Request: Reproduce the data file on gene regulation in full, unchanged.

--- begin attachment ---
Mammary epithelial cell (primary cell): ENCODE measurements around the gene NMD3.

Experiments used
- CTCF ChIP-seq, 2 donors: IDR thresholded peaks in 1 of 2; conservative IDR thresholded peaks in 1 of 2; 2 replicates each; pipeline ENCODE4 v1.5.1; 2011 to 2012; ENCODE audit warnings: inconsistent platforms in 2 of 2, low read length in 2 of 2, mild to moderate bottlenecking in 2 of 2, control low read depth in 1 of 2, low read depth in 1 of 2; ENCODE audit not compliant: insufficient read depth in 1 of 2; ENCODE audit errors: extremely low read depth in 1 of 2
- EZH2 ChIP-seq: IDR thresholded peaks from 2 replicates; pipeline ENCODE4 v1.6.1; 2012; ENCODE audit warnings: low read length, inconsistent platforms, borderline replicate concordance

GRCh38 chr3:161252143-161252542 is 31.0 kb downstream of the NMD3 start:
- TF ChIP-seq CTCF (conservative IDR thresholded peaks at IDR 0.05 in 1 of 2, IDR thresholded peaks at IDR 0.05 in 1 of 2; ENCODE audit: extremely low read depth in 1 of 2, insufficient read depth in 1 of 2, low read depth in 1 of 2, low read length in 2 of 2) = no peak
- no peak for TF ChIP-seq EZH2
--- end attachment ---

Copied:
Mammary epithelial cell (primary cell): ENCODE measurements around the gene NMD3.

Experiments used
- CTCF ChIP-seq, 2 donors: IDR thresholded peaks in 1 of 2; conservative IDR thresholded peaks in 1 of 2; 2 replicates each; pipeline ENCODE4 v1.5.1; 2011 to 2012; ENCODE audit warnings: inconsistent platforms in 2 of 2, low read length in 2 of 2, mild to moderate bottlenecking in 2 of 2, control low read depth in 1 of 2, low read depth in 1 of 2; ENCODE audit not compliant: insufficient read depth in 1 of 2; ENCODE audit errors: extremely low read depth in 1 of 2
- EZH2 ChIP-seq: IDR thresholded peaks from 2 replicates; pipeline ENCODE4 v1.6.1; 2012; ENCODE audit warnings: low read length, inconsistent platforms, borderline replicate concordance

GRCh38 chr3:161252143-161252542 is 31.0 kb downstream of the NMD3 start:
- TF ChIP-seq CTCF (conservative IDR thresholded peaks at IDR 0.05 in 1 of 2, IDR thresholded peaks at IDR 0.05 in 1 of 2; ENCODE audit: extremely low read depth in 1 of 2, insufficient read depth in 1 of 2, low read depth in 1 of 2, low read length in 2 of 2) = no peak
- no peak for TF ChIP-seq EZH2